Why is dehydration dangerous? Dehydration worsens low blood volume in dengue patients resulting in the inability of the heart to pump adequate blood volume with each heart beat which will then result into dangerously low blood pressure, hypotension, and ultimately circulatory shock.

What happens with prolonged shock? Prolonged and severe hypotension leads to circulatory collapse (shock) and because blood carries oxygen & nutrients to the different organs of the body, absence of adequate blood flow to a particular organ results in malfunction of the affected organ(s). Read more: Natural colostrum IgCo a miracle food?

Some of the organs that are more susceptible to shock and lethal effect of shock on each:

1. The kidneys shut down and patients can no longer pass urine which carries the waste products of the body. These waste products accumulates in the body and starts to poison every organ system in it.

2. Without adequate blood supply the intestinal linings becomes friable that eventually develops into ulcers. These ulcers bleed resulting into bloody vomitus or bloody gastro-intestinal excretions. Massive bleeding may ensue which worsens hypotension and the vicious cycle continues.

3. Continued hypotension deprives the brain with oxygen and nutrients resulting into decrease levels of conciousness, making patients “sleepy” most of the time. Persistent hypoxemia may result into stroke and or brain damage.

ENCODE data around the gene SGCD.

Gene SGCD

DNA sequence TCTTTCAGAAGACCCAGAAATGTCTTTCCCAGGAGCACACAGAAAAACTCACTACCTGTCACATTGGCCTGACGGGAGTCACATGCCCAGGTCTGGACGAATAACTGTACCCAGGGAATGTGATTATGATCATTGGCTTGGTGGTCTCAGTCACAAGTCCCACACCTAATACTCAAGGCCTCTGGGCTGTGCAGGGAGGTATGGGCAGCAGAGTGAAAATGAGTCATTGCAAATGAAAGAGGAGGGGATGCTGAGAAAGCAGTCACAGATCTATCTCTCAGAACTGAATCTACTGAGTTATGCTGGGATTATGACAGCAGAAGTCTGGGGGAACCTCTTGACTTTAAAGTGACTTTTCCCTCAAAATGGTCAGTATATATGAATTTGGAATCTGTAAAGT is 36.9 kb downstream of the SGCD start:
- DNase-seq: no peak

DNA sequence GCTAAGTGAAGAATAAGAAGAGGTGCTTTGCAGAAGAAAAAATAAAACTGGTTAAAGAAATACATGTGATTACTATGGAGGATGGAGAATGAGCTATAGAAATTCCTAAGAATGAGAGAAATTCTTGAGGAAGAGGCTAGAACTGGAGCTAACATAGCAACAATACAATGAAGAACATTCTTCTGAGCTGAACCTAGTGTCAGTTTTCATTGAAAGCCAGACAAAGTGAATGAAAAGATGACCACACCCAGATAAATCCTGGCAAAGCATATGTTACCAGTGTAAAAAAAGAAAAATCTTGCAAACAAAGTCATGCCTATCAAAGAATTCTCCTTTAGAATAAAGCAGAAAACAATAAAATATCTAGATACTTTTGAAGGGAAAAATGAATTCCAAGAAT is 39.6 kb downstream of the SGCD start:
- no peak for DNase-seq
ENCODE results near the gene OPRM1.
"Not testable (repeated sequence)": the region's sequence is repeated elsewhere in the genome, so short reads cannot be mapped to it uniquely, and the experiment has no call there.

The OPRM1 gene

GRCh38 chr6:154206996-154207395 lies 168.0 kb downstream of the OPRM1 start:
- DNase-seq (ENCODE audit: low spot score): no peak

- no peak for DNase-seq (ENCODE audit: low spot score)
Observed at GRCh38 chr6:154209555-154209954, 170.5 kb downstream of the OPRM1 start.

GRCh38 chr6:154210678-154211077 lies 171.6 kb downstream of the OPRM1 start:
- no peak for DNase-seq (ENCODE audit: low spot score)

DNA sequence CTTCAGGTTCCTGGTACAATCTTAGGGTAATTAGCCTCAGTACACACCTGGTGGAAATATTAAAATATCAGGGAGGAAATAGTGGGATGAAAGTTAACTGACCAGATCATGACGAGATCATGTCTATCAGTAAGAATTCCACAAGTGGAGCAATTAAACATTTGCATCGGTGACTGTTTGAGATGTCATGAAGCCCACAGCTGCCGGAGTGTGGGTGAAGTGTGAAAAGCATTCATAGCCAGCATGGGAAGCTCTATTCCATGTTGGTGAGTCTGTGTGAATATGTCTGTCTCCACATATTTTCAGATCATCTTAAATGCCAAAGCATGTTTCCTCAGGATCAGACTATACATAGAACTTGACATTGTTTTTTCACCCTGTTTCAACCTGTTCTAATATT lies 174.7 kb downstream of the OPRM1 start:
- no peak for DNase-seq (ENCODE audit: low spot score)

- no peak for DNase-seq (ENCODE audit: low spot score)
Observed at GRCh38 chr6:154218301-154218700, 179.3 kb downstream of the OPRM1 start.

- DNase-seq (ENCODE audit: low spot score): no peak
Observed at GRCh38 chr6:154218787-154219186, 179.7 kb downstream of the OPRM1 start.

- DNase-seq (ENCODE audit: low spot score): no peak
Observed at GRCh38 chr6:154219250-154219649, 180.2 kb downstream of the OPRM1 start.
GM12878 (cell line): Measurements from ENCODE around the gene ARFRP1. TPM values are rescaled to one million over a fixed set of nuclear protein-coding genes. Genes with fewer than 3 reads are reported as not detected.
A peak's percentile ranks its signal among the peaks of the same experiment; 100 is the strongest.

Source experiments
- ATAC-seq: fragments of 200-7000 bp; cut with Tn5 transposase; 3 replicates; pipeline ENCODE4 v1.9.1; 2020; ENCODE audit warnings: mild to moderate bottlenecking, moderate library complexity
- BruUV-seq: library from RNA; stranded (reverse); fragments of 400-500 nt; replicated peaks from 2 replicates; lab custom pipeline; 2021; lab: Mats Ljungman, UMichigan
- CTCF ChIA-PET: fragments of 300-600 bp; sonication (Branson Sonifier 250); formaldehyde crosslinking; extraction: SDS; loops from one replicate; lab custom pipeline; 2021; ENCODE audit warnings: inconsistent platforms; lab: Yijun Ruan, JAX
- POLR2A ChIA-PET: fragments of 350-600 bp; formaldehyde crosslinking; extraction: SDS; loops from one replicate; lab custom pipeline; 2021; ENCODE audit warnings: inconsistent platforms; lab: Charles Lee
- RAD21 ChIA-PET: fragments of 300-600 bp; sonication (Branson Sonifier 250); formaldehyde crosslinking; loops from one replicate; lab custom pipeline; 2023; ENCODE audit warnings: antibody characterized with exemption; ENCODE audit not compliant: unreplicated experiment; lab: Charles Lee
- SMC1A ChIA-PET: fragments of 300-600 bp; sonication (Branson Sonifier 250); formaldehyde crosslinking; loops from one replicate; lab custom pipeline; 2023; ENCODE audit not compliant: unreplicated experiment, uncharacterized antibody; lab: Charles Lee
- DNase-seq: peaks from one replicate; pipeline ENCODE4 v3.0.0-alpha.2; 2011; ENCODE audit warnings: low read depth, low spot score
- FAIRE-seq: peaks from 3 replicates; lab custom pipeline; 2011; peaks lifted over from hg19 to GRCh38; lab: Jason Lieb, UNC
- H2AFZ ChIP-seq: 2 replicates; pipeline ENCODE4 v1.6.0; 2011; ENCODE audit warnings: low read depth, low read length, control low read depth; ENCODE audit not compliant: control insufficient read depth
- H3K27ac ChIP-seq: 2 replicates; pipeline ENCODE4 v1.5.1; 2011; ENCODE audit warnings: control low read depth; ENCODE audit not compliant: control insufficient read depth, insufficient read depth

4. ”Shock liver” otherwise known as ischemic hepatitis is believed to be due to reduction in systemic blood flow as occurs in shock. This may progress to acute liver failure carrying with it complications like bleeding and increase pressure in the brain.

What are other deadly results of plasma leakage? If plasma leaks into lung tissues it causes accumulation of fluid resulting into pulmonary edema (swelling) which makes breathing difficult. When worse comes to worst, the patient might need mechanical ventilation (respirator) to support breathing and alleviate low oxygenation (hypoxemia). If it accumulates in the abdominal cavity then ascitis results. The abdomen distends because of the fluid formation in the abdominal cavity. Note: mild hemorrhagic manifestations might be due to increased capillary fragility as a result of thrombocytopenia or platelet dysfunction. While major mucosal bleeding (gastrointestinal or vaginal) is often associated with prolonged shock and metabolic acidosis.

Endpoint: Thrombocytopenia is not the bad guy. The real culprit for deaths in Dengue is plasma leakage and treatment for this dreaded complication remains to be calculated intravenous fluid replacement and not ‘tawa-tawa’ or ‘papaya extract’ or any herbal concoction. Related read: DOH launches drive to control and prevent dengue. Is IgCo the answer? 

Sources:
1. Center for Disease Control and Prevention, US National Center for Emerging and Zoonotic Infectious Disease.
2.SrichaikulT,Nimmannitya, S Mint:Haematology in Dengue and Dengue Hemorrhagic fever. Best Practice & Research Clinical Haematology. 2000;13(2):261-276.
3. Seeto RK, Fenn B, Rockey DC. Ischemic hepatitis: clinical presentation and pathogenesis. Am J Med. 2000;109(2):109–13.
4. PGH Clinical Practice Guidelines for DF/DHF Management for Asian Economic Communities.
5. WHO, Dengue guidelines for diagnosis, treatment, prevention and control: new edition.
6. Guyton and Hall. Medical Physiology. 12th ed.